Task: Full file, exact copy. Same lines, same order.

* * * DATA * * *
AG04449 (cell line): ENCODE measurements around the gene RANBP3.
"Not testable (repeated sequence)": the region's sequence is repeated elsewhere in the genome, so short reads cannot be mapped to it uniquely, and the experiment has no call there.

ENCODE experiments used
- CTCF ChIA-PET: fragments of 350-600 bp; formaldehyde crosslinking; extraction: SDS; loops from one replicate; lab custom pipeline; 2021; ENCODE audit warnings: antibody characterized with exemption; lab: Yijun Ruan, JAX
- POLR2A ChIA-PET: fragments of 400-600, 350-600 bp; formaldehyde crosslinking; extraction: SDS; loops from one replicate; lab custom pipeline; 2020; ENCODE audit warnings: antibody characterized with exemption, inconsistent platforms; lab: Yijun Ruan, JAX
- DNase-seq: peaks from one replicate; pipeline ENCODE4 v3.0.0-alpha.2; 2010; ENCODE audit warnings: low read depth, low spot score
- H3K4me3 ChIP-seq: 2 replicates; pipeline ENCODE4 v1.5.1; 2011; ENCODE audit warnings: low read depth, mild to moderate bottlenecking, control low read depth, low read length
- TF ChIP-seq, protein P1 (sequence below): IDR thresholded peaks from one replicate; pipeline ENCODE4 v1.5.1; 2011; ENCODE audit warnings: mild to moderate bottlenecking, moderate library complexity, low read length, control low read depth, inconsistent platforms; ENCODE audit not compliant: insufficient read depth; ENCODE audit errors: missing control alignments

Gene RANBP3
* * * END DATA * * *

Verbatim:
AG04449 (cell line): ENCODE measurements around the gene RANBP3.
"Not testable (repeated sequence)": the region's sequence is repeated elsewhere in the genome, so short reads cannot be mapped to it uniquely, and the experiment has no call there.

ENCODE experiments used
- CTCF ChIA-PET: fragments of 350-600 bp; formaldehyde crosslinking; extraction: SDS; loops from one replicate; lab custom pipeline; 2021; ENCODE audit warnings: antibody characterized with exemption; lab: Yijun Ruan, JAX
- POLR2A ChIA-PET: fragments of 400-600, 350-600 bp; formaldehyde crosslinking; extraction: SDS; loops from one replicate; lab custom pipeline; 2020; ENCODE audit warnings: antibody characterized with exemption, inconsistent platforms; lab: Yijun Ruan, JAX
- DNase-seq: peaks from one replicate; pipeline ENCODE4 v3.0.0-alpha.2; 2010; ENCODE audit warnings: low read depth, low spot score
- H3K4me3 ChIP-seq: 2 replicates; pipeline ENCODE4 v1.5.1; 2011; ENCODE audit warnings: low read depth, mild to moderate bottlenecking, control low read depth, low read length
- TF ChIP-seq, protein P1 (sequence below): IDR thresholded peaks from one replicate; pipeline ENCODE4 v1.5.1; 2011; ENCODE audit warnings: mild to moderate bottlenecking, moderate library complexity, low read length, control low read depth, inconsistent platforms; ENCODE audit not compliant: insufficient read depth; ENCODE audit errors: missing control alignments

Gene RANBP3